• Image about Miami

Miami raises a racket over one of the fastest sports in the world: badminton.

Photographs by Sean McCormick.

It’s a little after nine on a Tuesday night, and something strange is going on at a Miami gym.

Pausing from their workouts at the adjacent fitness center, a few sweaty onlookers gaze at the scene with looks of bemused curiosity. About two dozen people of all shapes, sizes, and ages are running, lunging, jumping, grunting, and occasionally shouting. They appear to be swatting with skinny rackets at feathery projectiles. It’s a blur of almost nonstop motion, a mix of finesse and surprising power. This can’t be badminton, that easygoing, cocktail-friendly game of backyard barbecues … can it?

Indeed it is.

But this version of badminton is a vibrant, in-your-face experience imported to Miami as the competitive, ultra-athletic sport much of the world knows it as. It has found a home in South Florida, at the athletic club of Shula’s Hotel and Golf Club. The specially built courts are lined ¬according to international standards; green walls enhance visibility of the white shuttlecock (otherwise known as a shuttle or birdie), and overhead air conditioning blows sideways so as not to interfere with the game’s airborne flight path.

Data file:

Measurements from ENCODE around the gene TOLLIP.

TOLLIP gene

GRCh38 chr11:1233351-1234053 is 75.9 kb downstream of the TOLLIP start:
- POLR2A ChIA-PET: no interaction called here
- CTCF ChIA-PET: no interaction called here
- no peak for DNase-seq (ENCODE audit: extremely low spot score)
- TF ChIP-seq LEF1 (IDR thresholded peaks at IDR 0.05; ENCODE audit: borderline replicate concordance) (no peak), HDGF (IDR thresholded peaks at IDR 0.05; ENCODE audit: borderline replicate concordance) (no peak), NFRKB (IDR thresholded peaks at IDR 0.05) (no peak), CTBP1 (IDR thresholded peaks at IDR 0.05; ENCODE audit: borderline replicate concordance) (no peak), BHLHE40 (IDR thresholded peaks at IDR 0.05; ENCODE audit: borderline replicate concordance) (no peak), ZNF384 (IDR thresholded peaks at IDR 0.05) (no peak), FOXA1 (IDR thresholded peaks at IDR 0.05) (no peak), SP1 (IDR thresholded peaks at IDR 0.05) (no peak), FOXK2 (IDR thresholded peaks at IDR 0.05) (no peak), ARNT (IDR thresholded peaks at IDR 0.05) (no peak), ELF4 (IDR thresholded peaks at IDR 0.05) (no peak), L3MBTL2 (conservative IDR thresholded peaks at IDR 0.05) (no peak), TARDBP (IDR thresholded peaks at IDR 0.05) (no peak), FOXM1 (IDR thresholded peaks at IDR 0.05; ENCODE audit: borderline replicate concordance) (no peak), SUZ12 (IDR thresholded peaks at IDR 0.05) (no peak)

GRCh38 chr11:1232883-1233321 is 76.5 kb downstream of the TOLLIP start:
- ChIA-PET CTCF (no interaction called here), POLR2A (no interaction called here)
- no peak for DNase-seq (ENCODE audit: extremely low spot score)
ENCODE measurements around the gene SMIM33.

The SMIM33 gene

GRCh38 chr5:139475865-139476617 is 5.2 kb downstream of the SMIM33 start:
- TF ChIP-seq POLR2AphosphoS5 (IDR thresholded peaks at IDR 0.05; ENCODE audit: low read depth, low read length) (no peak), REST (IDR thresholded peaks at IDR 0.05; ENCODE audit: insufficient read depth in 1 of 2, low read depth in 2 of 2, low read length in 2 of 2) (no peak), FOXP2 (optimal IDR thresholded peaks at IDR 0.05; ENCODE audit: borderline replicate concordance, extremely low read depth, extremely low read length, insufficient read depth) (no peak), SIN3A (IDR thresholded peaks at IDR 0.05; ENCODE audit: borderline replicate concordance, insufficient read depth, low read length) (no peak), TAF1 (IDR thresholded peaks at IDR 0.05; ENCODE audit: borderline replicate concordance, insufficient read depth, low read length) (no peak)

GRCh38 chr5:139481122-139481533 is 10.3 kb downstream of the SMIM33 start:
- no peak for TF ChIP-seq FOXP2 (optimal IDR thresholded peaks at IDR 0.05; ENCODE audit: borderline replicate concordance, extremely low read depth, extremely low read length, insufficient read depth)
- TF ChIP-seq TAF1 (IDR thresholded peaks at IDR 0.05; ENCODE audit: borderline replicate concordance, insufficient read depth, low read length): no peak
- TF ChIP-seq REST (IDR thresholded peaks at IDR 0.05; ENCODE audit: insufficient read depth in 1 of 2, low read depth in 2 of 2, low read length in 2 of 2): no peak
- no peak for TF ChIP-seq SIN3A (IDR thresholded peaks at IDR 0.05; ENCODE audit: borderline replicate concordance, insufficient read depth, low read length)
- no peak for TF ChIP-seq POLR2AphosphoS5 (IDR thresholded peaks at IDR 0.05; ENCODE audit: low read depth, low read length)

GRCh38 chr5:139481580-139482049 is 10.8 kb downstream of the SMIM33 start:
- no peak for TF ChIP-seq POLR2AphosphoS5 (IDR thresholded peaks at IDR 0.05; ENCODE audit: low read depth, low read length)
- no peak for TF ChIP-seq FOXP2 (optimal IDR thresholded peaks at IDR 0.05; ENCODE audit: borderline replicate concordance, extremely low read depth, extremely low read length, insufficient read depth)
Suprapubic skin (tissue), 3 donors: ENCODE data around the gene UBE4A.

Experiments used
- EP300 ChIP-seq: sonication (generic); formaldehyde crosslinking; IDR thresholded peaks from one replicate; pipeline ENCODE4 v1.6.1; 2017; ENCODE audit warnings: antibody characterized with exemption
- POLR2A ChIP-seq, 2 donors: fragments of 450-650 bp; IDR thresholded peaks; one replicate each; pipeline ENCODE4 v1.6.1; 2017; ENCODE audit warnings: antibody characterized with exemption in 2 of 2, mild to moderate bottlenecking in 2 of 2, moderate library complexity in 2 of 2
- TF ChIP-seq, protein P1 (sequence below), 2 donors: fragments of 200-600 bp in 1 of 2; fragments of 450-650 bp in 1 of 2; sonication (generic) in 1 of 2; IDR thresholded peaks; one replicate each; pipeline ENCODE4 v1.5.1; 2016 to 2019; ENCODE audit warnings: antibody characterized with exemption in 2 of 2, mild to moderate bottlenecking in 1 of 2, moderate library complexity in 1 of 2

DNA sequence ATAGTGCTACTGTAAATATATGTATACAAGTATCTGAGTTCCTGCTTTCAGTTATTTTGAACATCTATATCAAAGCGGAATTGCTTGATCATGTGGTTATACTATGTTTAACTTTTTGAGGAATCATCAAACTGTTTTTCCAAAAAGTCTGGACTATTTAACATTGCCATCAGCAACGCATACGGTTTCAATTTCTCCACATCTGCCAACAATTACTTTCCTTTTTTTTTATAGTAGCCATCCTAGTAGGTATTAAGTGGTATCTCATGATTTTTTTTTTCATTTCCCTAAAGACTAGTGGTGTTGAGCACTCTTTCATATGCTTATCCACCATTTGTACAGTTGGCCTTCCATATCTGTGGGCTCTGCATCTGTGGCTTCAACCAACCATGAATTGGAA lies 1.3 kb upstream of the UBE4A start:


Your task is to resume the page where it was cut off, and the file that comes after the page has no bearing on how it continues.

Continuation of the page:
Anyone is welcome to play. On this night, the crowd includes a few teenagers, more than a few gray-haired retirees, some lithe young men and women, and at least one fun-loving fellow with a Santa Claus physique. They hail from, among other places, Cuba, Peru, Jamaica, Puerto Rico, the Philippines, and, of course, Miami.

Between matches, 23-year-old Julio Diaz sits down and ponders the sport he loves. As a teenager, he played for Puerto Rico’s badminton team, traveling to Spain, Cuba, Peru, and Guatemala for tournaments. When he moved to the United States a few years ago, Diaz realized few people here were familiar with competitive indoor badminton. “It’s a weird sport,” he says in halting English. “Nobody knows what it is.”